Exercise for the Heart Patient, for Postop Patients, and for the Hospitalized - Basic program
While every postcoronary exercise program must be tailored to the needs and capabilities of the individual patient, some generalizations can be made. An outline of a typical walking-jogging program includes, for example, four basic phases. In each, the regimen includes five weekly sessions, with two days of rest taken at any time during the week.
1. In this phase, the patient works into the program by gradual stages. For two weeks he may be asked to walk a mile in 30 minutes. In each of three follow-up two-week periods, he walks 1.5 miles in 42 minutes, 2 miles in 50 minutes, and 2.5 miles in 57.5 minutes.
2. In action phase 1, beginning with the conclusion of the adjustment phase, the patient walks a mile in 20 minutes, continuing that routine for two weeks. For two additional weeks he walks two miles in 40 minutes; then for a final two weeks he covers a three-mile course five times weekly in 60 minutes. The time allotted for each walk is slightly higher for the patient who is over 45 years of age.
It should be noted that patients with higher levels of maximum oxygen consumption may be allowed to pass through the three stages with shorter time prescriptions. The patient with a very good level of consumption would probably be allowed to complete the three-mile course in as little as 42 minutes. In approaching the target, he would be moving through a walking-jogging phase of training. The point at which full-time jogging becomes part of the regimen is usually reached where the patient faces the task of covering a mile in 14 or 15 minutes.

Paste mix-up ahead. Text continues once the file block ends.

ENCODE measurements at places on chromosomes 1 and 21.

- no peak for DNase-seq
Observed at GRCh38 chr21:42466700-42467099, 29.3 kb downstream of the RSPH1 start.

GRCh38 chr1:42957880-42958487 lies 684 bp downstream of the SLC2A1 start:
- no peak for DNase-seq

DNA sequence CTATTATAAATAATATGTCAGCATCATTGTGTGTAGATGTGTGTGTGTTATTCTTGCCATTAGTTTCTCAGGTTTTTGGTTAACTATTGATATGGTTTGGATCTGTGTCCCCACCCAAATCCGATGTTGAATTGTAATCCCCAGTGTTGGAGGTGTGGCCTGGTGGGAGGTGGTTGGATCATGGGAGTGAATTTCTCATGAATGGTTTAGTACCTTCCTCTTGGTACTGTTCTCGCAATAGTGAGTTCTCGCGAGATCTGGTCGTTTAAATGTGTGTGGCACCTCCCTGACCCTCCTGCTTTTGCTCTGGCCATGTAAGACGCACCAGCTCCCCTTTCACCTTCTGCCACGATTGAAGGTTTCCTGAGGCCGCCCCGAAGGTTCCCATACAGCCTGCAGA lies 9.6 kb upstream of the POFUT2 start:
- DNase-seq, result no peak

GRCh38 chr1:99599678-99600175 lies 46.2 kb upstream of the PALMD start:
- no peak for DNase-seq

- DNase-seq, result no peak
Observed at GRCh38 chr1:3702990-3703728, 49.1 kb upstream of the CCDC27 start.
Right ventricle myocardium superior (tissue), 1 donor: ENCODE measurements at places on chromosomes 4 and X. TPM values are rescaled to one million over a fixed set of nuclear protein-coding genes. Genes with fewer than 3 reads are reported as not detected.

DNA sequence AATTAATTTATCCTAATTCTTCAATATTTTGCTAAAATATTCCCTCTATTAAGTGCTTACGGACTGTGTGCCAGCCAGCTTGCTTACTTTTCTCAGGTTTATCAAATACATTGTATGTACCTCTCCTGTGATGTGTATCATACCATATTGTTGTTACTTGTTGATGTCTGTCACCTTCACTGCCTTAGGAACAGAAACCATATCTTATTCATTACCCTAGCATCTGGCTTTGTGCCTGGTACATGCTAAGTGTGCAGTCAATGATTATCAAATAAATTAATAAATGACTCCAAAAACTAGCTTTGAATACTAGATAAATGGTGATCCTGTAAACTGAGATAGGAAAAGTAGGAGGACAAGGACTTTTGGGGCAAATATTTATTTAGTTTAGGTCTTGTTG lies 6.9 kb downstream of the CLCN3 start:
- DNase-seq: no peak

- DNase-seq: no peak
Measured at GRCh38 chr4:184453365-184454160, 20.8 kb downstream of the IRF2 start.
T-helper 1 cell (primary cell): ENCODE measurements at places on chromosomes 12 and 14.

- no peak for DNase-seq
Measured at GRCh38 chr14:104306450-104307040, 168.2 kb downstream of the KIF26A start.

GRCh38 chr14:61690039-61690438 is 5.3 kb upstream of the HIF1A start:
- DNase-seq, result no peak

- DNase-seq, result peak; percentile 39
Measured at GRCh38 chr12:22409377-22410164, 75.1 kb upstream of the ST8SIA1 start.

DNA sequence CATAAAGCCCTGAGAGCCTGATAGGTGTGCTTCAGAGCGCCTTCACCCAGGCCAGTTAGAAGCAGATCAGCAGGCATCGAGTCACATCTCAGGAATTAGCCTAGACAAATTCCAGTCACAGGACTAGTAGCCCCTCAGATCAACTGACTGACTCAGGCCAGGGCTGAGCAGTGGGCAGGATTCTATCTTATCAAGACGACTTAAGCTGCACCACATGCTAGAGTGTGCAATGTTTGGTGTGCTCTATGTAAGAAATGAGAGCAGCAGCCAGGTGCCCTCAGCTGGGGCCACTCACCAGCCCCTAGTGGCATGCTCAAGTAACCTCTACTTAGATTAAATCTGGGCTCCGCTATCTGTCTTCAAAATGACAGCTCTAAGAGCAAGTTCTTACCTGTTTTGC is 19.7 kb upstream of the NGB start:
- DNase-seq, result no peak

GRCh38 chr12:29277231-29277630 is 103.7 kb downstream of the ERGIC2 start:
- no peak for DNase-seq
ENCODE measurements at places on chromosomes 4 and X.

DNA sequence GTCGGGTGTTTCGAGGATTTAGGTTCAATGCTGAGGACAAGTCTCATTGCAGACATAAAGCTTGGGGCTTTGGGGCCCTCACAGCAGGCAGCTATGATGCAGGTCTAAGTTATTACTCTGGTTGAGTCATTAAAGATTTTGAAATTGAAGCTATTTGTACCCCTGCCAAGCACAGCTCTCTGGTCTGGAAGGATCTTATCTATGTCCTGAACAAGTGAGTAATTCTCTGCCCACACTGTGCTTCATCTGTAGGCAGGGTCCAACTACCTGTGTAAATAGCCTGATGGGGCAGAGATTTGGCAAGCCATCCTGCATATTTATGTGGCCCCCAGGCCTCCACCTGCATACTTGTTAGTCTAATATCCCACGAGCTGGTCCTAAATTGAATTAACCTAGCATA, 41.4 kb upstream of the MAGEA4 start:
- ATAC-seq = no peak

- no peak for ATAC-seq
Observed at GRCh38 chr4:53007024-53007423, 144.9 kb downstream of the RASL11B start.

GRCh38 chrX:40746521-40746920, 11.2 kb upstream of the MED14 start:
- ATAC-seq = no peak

3. In this phase, the patient graduates to jogging exclusively. The transition may take many months. The exercising patient should always watch for adverse heart symptoms. He may have to make adjustments in his program on the basis of what he observes.
In action phase 2, the patient again increases the intensity of the workout while simultaneously decreasing the distance covered. Starting out, for example, the patient might walk-jog over a one-mile course in 18 minutes. After two weeks he might allow himself 16 minutes to walk-jog a mile, then continue that program for two weeks. By such easy stages he increases the pace to one mile in ten minutes. He then goes back to the 18-minute mile, but covers a two-mile course. In the end, having gradually reduced the number of minutes per mile, he is covering a three-mile course in 30 minutes, jogging all the way.
4. Using the same gradual approach, the patient progresses to the point where he is jogging five miles in 50 or 60 minutes. The process requires, normally, one year. The ability to undertake such long-distance jogging represents a major accomplishment. In most cases it pays off in terms of high levels of cardiorespiratory fitness. Some heart attack patients have progressed to the point where they have entered marathons.